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Careers in Clinical Research

Careers in Clinical Research

The biotechnology boom is creating more opportunities for clinical research professionals trained to help bring the latest drug therapies from the laboratory to market. 

"There are plenty of job opportunities in the clinical research field today and for the foreseeable future," says Carol McCullough, RN, MBA, director of credentialing, certification and accreditation for the Association of Clinical Research Professionals (ACRP). "The demand continues to grow as the drug pipelines swell."

Aside from the physicians who investigate the effects of drug therapies on patient populations, trials require clinical research coordinators (CRCs) and clinical research associates (CRAs) to ensure testing is conducted according to strict FDA guidelines.

Coordinating the Site

CRCs, also called research nurses, site managers or site auditors, work at the clinical site -- typically a hospital -- under the immediate direction of the investigator. CRCs prepare the site; recruit, screen and enroll patients; ensure the quality of case report forms; maintain source documents and ensure overall site quality.

Most employers prefer at least two years of acute-care nursing experience or some other type of healthcare experience. Full-time CRCs can expect to earn a median salary of about $56,000 a year, according to online salary database PayScale.com. With the proper education plus their on-the-job experience, CRCs can move up to CRA roles.

Overseeing the Trial

CRAs, who are required to hold an RN or bachelor's degree in nursing or a life science, such as biology or biochemistry, ensure that research site personnel conduct the study according to Good Clinical Practices. CRAs make sure the site meets all applicable regulatory requirements. They also track adverse events, review the accuracy of drug accountability records and perform other administrative duties.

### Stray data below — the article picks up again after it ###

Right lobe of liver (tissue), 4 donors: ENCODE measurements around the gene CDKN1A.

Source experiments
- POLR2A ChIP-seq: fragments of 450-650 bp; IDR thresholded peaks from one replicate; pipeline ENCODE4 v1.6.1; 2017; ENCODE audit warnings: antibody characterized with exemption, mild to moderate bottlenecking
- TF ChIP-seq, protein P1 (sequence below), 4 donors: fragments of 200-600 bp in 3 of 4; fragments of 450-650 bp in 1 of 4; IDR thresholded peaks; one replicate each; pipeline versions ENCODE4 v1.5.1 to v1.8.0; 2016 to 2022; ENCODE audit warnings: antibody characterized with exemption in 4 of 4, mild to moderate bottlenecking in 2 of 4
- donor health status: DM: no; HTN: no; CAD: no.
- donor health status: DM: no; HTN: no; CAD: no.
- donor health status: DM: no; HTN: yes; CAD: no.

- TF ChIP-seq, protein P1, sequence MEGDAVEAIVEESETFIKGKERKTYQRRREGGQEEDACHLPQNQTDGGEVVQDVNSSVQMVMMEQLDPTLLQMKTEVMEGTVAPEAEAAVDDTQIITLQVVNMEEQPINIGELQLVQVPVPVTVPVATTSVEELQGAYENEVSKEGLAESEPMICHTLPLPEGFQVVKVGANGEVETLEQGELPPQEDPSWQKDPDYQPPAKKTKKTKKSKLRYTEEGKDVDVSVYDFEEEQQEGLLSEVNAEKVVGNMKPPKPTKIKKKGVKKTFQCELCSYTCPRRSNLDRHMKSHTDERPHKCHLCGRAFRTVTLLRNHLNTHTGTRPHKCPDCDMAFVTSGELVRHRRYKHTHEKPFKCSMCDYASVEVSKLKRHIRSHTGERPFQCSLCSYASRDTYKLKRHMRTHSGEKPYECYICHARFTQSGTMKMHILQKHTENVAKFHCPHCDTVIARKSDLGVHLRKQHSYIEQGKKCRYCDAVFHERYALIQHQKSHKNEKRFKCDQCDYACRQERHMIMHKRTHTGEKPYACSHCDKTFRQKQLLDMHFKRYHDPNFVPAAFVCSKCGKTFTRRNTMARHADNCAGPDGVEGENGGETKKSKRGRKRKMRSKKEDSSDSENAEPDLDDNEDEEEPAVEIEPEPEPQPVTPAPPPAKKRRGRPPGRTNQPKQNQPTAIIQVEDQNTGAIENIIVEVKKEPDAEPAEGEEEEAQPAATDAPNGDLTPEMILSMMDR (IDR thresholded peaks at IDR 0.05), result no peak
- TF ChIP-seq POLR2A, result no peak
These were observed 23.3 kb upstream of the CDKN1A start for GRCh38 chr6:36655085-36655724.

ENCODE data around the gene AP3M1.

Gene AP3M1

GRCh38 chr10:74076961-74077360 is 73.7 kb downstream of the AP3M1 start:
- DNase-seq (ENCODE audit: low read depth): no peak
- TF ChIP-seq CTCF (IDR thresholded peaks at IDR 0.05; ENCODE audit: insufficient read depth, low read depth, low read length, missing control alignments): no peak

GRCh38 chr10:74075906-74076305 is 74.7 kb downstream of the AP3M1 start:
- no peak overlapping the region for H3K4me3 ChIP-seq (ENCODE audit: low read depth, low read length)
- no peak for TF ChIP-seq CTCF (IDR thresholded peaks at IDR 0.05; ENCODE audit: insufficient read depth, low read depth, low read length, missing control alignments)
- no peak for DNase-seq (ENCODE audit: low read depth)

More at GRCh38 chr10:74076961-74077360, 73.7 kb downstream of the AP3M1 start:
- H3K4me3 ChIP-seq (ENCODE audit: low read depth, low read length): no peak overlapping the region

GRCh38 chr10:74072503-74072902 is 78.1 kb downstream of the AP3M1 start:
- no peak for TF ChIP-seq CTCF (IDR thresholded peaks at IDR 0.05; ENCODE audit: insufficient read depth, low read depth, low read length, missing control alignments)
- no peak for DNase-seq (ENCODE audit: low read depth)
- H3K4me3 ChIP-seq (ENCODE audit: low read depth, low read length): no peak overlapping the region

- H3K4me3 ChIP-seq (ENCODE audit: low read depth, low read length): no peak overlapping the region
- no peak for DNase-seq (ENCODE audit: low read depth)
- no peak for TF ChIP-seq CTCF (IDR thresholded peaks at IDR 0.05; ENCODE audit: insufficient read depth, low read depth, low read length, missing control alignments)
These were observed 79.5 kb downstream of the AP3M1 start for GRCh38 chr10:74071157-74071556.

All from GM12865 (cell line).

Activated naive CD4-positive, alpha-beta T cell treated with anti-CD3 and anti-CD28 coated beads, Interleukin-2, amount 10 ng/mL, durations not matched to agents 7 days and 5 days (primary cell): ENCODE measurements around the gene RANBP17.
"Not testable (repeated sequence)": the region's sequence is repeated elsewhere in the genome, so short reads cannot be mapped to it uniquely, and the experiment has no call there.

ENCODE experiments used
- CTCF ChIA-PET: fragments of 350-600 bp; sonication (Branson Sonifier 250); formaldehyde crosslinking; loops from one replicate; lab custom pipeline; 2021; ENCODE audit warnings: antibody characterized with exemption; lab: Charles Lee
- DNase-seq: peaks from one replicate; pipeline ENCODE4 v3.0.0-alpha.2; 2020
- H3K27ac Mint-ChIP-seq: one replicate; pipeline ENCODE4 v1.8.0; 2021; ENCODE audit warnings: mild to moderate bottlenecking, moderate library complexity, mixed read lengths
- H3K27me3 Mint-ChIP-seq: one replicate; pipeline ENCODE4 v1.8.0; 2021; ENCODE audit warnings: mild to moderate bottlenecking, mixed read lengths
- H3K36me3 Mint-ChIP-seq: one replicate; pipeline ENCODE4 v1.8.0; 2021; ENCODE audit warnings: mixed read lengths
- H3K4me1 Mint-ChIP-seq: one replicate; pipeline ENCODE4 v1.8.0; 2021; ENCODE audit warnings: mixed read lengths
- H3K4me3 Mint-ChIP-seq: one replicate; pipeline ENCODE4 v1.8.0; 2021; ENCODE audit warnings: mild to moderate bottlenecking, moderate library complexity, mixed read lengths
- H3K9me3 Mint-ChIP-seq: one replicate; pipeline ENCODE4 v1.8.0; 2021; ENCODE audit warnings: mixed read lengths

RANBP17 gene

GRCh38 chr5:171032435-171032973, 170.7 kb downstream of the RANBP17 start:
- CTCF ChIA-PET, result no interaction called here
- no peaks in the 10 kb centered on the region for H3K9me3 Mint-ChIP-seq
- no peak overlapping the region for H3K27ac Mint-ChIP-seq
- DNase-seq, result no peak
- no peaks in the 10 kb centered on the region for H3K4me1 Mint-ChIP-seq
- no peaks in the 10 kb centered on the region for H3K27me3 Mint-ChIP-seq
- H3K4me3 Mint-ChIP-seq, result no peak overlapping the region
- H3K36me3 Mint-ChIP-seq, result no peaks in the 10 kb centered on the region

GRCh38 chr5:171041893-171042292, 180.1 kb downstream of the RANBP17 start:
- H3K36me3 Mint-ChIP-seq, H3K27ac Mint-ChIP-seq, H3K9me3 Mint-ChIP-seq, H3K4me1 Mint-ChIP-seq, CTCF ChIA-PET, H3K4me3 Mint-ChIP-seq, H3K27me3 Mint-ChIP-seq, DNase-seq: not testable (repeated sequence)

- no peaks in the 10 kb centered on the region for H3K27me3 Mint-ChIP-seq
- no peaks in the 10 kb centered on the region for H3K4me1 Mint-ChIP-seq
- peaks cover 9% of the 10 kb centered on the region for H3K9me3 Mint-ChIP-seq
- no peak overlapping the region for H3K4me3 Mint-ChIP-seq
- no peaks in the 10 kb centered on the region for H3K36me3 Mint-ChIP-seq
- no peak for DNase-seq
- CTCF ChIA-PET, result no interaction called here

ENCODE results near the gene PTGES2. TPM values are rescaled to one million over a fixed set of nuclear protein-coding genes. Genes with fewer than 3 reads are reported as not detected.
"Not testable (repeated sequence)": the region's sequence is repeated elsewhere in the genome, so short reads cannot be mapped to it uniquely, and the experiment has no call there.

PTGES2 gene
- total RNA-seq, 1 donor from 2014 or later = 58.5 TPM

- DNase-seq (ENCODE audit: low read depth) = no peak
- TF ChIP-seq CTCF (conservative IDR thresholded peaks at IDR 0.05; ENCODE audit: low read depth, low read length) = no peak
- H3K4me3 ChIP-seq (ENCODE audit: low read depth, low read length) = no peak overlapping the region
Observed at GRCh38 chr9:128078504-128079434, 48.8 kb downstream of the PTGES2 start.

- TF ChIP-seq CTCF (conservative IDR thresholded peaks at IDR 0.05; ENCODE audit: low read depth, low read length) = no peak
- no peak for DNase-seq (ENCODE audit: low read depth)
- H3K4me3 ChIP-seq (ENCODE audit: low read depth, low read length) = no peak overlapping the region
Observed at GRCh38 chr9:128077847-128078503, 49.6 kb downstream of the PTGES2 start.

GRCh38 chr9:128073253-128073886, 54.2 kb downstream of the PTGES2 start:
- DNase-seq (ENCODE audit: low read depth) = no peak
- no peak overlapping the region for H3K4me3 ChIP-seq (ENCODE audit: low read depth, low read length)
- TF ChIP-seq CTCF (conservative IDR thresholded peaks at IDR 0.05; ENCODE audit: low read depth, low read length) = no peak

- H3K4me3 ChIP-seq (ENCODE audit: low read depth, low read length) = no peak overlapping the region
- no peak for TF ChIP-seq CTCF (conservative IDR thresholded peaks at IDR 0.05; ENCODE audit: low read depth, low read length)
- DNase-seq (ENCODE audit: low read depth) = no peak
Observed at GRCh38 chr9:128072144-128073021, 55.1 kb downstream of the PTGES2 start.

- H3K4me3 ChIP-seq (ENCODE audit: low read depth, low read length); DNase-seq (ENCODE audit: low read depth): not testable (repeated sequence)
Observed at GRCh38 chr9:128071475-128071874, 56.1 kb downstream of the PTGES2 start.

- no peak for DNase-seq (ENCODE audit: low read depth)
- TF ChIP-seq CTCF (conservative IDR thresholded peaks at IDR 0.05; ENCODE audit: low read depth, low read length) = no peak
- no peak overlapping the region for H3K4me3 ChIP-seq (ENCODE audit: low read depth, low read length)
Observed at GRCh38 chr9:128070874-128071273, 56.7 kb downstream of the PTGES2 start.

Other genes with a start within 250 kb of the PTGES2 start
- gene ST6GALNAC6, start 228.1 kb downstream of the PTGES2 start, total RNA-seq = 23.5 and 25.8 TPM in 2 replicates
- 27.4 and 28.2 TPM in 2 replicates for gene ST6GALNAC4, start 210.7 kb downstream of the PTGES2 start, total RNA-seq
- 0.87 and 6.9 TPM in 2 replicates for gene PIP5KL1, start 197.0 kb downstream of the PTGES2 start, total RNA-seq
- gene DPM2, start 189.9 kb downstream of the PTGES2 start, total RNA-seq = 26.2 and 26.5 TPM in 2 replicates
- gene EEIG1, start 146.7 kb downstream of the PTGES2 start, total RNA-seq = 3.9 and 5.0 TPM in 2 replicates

"The CRA is the watchdog for the sponsor of the clinical trial," McCullough says. "CRAs are usually employed full-time or on a contract basis by the sponsor, which may be a pharmaceutical company or a Contract Research Organization." Biotechnology firms, medical device manufacturers and academic institutions that run compliance programs may also hire CRAs.

Full-time CRAs travel from site to site; those with at least five years of related experience can expect to earn median annualk salaries of about $80,000 a year, according to PayScale.com. The next step up for a CRA is often a project management role that pays more and offers more responsibility for overseeing trials.

Education and Training

"Because of all the regulations, you can't just throw people into the fire and hope they do well," says Jill Matzat, RN, BSN, CRA, former chairperson of the ACRP's Trainers Forum and founder of Medical Research Management, a CRA training company. "If you violate the regulations, then you violate laws. Training is essential to success in this field."

A number of colleges and universities now offer degree programs or certificates in clinical research. Among them are Boston University, Duke University, Durham Technical Community College and George Washington University.

Continuing-education credits for healthcare professionals interested in moving into clinical research are available through the ACRP, CenterWatch, a publishing and information services company, and the Society of Clinical Research Associates (SoCRA), among others.

In addition, professional organizations offer certifications that can enhance a clinical research professional's credentials.

Breaking into the Field

If you're pursuing a healthcare degree now, paying your dues as an administrative or project assistant or performing data-entry functions at a research site will allow you to familiarize yourself with the requirements and regulations that govern clinical trials. With that knowledge, you'll stand a better chance of obtaining a CRA position once you graduate.

If you are a working healthcare professional who would like to shift into a clinical research role, experts say joining a professional organization could provide you with networking opportunities that can lead to a well-paying position in the field.

"Your best bet is to network and bring your skills and abilities to the forefront," says Carol Connell, RN, former SoCRA president and director and development operations team leader for Pfizer. "Many professional organizations have local chapters that put you in contact with clinical research leaders in your community."

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